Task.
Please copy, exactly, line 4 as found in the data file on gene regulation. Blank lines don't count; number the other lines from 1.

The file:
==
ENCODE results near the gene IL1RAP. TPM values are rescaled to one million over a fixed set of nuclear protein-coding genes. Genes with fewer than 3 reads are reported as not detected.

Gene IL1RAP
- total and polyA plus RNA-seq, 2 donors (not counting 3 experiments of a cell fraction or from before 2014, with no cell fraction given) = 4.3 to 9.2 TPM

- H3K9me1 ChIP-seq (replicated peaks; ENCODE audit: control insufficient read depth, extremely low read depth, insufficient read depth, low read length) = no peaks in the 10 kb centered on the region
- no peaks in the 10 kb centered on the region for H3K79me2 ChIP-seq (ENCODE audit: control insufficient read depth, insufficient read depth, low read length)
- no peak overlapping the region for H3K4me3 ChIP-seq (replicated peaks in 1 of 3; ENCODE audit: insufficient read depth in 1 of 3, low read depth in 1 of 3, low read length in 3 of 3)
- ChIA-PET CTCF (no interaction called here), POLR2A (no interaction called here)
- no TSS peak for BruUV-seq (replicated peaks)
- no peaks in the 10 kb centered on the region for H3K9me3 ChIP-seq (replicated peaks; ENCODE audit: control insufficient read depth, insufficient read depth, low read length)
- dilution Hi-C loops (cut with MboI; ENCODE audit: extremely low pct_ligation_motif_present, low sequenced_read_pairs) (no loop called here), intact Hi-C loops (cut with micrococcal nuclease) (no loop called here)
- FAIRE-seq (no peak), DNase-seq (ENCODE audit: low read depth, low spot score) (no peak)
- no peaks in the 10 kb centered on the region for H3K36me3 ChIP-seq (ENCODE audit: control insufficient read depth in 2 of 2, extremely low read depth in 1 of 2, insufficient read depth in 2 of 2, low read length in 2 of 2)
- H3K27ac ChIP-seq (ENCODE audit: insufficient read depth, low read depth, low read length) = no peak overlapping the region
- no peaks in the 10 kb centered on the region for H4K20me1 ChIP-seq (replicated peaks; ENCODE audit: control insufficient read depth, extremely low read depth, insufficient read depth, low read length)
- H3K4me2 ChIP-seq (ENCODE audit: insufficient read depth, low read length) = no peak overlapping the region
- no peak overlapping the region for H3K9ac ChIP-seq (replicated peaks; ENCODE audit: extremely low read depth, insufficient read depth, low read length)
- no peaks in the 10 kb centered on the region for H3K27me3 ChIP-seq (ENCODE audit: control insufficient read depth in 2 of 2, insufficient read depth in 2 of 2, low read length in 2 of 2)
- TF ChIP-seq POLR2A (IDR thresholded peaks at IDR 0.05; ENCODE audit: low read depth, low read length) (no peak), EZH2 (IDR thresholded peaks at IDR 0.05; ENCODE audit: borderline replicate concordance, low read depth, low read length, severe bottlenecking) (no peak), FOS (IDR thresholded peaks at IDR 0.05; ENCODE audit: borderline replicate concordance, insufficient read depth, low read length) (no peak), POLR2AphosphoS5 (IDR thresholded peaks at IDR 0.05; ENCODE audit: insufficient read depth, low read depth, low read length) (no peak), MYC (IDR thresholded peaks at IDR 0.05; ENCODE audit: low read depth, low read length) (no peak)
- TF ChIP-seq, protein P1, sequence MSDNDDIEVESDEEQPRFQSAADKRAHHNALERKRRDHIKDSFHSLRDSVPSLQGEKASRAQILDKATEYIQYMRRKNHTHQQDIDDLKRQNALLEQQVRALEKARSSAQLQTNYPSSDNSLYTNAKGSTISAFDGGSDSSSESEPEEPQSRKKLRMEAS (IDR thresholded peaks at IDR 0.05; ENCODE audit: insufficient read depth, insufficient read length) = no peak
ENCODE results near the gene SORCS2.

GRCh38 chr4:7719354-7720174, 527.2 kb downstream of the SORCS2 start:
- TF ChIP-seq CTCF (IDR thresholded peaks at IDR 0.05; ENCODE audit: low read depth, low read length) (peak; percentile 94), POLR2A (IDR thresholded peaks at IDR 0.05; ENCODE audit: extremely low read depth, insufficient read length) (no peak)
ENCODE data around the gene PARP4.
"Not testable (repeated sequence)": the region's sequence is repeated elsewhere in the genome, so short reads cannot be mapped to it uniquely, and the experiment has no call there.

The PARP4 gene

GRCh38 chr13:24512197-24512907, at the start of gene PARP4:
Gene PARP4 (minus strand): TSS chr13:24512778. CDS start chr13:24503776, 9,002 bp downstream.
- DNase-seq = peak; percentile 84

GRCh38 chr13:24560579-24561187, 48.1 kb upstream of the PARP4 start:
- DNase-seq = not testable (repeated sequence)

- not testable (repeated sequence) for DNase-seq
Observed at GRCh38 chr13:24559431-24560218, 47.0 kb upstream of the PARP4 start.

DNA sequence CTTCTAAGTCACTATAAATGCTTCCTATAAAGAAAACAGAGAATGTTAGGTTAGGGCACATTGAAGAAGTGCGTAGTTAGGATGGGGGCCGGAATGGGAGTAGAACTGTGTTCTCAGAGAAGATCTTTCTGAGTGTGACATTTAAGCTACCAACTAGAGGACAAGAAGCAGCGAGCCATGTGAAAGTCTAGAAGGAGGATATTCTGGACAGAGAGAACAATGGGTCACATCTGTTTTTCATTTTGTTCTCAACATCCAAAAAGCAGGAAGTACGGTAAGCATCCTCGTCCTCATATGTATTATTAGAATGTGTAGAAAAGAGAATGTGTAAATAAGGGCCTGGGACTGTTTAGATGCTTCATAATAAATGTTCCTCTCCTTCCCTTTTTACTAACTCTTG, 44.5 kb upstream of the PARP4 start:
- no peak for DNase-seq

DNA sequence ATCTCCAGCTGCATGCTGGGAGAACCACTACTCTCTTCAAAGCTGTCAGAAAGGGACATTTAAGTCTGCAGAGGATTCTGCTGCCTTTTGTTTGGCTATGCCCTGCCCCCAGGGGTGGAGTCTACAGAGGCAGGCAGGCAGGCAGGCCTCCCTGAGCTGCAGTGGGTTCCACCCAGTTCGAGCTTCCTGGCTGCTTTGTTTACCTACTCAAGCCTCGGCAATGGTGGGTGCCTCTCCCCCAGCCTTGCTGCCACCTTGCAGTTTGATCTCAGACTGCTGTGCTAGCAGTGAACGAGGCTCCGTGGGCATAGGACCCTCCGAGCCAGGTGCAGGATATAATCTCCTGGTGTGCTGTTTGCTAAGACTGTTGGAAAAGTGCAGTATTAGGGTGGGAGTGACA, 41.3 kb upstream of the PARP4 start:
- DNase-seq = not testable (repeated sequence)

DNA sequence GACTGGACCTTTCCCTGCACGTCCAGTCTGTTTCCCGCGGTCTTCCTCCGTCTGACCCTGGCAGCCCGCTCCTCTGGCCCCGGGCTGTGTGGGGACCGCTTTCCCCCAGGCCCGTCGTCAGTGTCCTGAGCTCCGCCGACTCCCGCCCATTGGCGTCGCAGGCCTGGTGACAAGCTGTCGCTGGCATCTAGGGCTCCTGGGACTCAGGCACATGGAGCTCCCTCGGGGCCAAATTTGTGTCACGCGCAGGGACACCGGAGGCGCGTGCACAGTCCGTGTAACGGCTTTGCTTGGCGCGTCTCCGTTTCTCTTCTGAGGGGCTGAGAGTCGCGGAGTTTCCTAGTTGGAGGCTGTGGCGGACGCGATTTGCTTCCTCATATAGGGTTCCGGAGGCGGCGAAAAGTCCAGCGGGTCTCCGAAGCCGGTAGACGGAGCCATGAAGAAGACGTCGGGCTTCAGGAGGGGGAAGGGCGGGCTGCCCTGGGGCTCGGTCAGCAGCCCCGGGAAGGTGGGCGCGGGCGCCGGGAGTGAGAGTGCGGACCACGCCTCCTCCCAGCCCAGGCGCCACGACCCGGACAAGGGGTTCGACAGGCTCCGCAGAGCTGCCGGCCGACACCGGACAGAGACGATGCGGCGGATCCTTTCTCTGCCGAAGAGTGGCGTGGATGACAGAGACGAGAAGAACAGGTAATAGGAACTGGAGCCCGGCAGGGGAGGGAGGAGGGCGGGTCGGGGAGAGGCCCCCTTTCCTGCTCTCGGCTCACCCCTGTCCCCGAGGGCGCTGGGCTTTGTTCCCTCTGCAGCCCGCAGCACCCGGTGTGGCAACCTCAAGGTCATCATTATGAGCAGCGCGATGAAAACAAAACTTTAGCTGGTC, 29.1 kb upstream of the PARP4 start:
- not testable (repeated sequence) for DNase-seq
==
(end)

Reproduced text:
- H3K9me1 ChIP-seq (replicated peaks; ENCODE audit: control insufficient read depth, extremely low read depth, insufficient read depth, low read length) = no peaks in the 10 kb centered on the region